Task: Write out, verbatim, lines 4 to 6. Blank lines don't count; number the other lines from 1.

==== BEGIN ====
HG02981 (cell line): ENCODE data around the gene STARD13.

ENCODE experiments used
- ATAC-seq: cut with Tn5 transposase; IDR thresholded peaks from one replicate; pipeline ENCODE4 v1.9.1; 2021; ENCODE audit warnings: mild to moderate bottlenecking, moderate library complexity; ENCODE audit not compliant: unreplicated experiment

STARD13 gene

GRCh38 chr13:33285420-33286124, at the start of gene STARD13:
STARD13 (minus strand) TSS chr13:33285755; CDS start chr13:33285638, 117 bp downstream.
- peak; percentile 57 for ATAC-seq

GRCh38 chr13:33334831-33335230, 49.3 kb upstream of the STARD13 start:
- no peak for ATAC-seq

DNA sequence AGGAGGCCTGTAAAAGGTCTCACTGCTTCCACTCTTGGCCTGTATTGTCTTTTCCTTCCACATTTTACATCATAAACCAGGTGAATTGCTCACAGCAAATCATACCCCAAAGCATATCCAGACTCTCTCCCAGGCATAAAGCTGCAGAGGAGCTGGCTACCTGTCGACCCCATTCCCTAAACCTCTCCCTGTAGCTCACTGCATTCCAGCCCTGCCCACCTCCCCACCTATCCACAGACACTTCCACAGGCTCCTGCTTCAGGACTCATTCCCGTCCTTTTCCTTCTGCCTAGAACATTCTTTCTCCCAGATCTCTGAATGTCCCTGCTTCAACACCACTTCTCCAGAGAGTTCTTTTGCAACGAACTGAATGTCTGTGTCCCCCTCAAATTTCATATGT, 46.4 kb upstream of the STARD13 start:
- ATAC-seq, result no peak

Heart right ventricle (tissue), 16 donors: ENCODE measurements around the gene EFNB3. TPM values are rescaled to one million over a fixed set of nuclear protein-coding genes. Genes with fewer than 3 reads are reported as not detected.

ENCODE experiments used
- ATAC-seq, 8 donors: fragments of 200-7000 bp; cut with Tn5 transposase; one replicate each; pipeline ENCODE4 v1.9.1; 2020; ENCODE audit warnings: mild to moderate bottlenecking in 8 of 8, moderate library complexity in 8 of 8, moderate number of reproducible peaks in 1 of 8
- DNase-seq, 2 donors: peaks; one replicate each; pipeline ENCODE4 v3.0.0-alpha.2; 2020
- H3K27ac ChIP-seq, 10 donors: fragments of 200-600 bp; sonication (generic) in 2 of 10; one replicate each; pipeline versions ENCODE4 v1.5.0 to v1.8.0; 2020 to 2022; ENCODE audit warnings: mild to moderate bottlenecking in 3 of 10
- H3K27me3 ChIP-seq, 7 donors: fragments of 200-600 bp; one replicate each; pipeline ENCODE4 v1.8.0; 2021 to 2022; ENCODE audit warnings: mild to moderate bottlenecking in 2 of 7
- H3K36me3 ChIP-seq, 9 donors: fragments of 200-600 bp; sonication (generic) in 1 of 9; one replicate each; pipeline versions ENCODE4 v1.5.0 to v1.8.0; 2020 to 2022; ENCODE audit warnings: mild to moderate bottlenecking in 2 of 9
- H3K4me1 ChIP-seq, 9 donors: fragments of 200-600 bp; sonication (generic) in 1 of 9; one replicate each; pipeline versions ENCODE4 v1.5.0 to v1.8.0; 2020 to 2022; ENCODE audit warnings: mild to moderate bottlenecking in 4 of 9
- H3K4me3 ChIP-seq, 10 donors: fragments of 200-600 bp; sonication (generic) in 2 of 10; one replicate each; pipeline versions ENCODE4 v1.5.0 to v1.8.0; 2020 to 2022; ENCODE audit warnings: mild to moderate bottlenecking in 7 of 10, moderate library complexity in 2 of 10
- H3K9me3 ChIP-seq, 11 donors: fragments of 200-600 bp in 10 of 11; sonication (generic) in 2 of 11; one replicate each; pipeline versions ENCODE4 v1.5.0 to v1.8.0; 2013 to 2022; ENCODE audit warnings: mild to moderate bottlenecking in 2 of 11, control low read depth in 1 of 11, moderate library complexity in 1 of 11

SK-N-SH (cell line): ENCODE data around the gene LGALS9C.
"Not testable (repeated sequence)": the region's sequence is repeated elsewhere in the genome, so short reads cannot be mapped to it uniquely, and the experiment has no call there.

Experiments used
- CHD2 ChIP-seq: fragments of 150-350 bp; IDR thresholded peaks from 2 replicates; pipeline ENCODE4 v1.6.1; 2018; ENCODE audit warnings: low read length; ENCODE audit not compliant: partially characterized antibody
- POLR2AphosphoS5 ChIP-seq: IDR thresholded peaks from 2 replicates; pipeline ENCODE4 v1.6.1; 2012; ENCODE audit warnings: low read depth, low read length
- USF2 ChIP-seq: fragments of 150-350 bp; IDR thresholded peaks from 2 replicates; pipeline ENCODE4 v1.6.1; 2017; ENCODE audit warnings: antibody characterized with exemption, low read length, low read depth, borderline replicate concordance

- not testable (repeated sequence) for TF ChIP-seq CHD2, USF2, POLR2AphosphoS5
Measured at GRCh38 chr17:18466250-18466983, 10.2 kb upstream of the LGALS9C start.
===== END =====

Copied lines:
STARD13 gene

GRCh38 chr13:33285420-33286124, at the start of gene STARD13:
STARD13 (minus strand) TSS chr13:33285755; CDS start chr13:33285638, 117 bp downstream.